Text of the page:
Transport Canada may consider banning Boeing 777s from airspace following engine fire

From CTV News – link to source story and video

Cameron French, CTVNews.ca writer | Monday, February 22, 2021

United Airlines Flight 328 approaches Denver International Airport after experiencing a ‘right engine failure’ shortly after taking off from Denver on Feb. 20, 2021.

TORONTO — Transport Canada may consider temporarily banning certain Boeing 777s from Canadian airspace depending on what investigators uncover about an engine fire that forced a 777 to land shortly after takeoff from Denver over the weekend.

The incident prompted Boeing to recommend grounding 777s with Pratt & Whitney PW4000-112 engines. Several airlines have grounded their fleets of 777s with those engines, and the United Kingdom said it will temporarily ban the aircraft from its airspace.

“Transport Canada aviation safety experts are monitoring the situation and the U.S. NTSB investigation closely. Should any safety issues be identified, the department will not hesitate to take immediate action and ground the Boeing 777 aircraft from Canadian airspace, if necessary,” the agency said in an emailed statement.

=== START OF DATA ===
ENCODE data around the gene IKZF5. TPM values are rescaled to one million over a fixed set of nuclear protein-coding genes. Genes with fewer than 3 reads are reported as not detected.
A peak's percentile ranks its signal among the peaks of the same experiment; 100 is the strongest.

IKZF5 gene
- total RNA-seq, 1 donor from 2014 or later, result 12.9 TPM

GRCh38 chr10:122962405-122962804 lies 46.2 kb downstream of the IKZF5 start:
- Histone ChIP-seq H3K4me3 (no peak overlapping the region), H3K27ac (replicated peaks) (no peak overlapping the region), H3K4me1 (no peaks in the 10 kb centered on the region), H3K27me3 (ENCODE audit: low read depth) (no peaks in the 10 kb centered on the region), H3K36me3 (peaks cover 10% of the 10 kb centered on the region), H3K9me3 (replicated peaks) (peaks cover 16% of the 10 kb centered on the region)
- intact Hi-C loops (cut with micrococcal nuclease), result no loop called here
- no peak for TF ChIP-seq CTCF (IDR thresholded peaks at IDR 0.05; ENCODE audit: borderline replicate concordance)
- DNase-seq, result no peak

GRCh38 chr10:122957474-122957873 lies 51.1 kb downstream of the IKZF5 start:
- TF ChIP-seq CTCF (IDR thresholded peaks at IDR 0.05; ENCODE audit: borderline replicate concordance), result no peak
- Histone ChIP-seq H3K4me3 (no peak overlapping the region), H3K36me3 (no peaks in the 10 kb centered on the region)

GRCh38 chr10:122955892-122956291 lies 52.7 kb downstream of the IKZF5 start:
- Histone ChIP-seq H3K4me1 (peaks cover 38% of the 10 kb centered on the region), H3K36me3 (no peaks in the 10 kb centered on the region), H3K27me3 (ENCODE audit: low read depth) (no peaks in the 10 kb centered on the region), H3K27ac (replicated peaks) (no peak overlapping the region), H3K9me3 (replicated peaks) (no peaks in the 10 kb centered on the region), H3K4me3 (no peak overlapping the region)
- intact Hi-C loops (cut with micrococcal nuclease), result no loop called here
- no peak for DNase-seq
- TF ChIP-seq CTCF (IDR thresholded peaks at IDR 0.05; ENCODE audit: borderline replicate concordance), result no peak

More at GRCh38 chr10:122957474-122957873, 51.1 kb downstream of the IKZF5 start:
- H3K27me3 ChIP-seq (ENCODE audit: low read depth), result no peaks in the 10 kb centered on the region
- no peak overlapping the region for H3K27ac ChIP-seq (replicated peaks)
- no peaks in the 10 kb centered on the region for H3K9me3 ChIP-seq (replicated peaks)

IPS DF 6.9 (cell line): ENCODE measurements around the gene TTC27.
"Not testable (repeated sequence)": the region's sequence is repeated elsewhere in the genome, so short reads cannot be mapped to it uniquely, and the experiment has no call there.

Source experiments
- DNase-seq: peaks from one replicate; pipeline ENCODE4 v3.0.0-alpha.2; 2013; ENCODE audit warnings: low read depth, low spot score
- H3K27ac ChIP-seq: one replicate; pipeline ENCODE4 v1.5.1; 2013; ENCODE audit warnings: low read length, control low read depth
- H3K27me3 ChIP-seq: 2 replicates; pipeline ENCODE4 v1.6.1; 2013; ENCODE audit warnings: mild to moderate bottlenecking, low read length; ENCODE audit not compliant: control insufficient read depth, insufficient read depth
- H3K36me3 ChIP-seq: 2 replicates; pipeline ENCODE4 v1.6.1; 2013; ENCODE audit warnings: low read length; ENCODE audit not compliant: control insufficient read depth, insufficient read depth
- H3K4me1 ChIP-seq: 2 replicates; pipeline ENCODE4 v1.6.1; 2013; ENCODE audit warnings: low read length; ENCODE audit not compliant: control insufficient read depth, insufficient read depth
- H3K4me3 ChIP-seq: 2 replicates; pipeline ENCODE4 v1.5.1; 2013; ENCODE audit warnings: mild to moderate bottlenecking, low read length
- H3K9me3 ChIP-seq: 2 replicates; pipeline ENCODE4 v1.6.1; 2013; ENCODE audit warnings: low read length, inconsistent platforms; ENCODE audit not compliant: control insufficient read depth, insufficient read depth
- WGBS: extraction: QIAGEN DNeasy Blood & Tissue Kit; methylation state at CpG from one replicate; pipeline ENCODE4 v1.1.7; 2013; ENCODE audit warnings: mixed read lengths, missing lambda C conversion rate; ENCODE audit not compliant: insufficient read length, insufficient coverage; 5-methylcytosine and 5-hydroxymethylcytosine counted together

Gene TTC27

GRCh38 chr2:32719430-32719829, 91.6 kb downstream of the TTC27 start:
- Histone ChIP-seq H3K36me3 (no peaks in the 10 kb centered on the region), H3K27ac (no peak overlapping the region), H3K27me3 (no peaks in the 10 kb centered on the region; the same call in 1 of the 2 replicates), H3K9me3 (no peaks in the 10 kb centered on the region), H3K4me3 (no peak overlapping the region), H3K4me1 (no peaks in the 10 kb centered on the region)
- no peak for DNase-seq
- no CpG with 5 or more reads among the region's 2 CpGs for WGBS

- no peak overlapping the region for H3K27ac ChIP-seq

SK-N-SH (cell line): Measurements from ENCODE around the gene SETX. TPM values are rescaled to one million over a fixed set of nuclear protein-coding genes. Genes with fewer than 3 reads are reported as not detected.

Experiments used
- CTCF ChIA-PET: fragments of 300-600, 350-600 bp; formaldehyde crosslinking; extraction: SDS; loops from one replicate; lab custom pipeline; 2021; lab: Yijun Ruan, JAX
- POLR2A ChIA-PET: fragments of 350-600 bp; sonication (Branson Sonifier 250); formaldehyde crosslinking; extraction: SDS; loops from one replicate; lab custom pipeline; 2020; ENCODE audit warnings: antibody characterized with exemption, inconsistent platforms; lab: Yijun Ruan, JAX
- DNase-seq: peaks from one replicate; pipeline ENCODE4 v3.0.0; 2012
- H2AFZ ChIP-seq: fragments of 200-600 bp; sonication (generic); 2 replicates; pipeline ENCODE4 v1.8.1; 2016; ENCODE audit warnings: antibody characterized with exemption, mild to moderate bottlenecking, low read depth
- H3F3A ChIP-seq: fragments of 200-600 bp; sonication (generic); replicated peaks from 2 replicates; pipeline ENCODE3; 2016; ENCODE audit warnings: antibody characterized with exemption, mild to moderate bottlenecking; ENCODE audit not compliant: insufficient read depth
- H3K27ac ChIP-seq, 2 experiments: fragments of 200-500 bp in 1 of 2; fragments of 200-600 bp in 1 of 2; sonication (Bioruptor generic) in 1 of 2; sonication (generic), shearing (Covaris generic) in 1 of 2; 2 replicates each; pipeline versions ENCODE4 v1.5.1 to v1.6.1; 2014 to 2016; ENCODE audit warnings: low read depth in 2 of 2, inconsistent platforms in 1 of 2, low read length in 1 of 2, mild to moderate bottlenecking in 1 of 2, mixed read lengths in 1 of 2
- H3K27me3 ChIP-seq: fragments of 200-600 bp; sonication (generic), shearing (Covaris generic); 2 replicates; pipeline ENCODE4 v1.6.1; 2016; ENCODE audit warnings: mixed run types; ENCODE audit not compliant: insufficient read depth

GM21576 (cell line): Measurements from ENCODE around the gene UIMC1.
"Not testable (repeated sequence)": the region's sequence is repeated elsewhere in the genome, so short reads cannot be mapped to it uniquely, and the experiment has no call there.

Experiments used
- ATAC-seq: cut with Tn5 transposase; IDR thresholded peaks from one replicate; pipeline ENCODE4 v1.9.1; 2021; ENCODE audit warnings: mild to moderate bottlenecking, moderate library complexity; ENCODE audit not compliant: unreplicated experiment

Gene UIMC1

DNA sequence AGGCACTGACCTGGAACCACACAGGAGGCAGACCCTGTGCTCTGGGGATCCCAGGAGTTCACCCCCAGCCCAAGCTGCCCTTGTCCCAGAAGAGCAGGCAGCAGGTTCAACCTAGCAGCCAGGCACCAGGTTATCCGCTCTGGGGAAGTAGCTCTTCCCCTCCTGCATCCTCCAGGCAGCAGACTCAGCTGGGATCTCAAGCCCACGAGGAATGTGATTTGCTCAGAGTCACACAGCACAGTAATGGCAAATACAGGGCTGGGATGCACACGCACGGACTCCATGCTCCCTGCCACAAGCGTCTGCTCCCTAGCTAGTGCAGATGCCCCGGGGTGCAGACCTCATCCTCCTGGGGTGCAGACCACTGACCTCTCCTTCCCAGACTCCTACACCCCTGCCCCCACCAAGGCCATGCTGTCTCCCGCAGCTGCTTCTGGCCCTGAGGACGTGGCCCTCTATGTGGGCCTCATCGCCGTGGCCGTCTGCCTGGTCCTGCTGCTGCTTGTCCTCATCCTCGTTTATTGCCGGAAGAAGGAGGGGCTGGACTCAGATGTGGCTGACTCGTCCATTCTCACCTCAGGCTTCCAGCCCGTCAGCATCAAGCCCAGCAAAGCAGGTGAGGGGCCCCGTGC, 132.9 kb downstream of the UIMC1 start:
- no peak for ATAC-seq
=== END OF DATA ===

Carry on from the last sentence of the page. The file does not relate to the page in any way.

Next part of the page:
Transport Canada said it has been in contact with the U.S Federal Aviation Administration, which on Sunday issued an emergency order calling for inspections of the aircraft, and is expected to issue an airworthiness directive on the engine issue.

Air Canada has 25 Boeing 777s in its fleet, according to its website, but the airline said those planes use General Electric engines.

“Air Canada’s Boeing 777 fleet do not have the same engines so are not affected,” the airline said in a statement. 

None of WestJet, Sunwing, or Air Transat have Boeing 777s in their fleets, according to their websites.

According to registry data, the only airlines that operate with the affected engines are based in the United States, Japan and South Korea. Transport Canada confirmed that no Canadian airlines operate Boeing 777 aircraft with the Pratt & Whitney PW4000-112 engine.

The emergency landing in Denver, along with dramatic video posted on social media of the engine spewing flames in flight, comes in the wake of the year-long grounding of Boeing’s 737 Max series after two deadly crashes in 2018 and 2019. All passengers survived the Denver landing.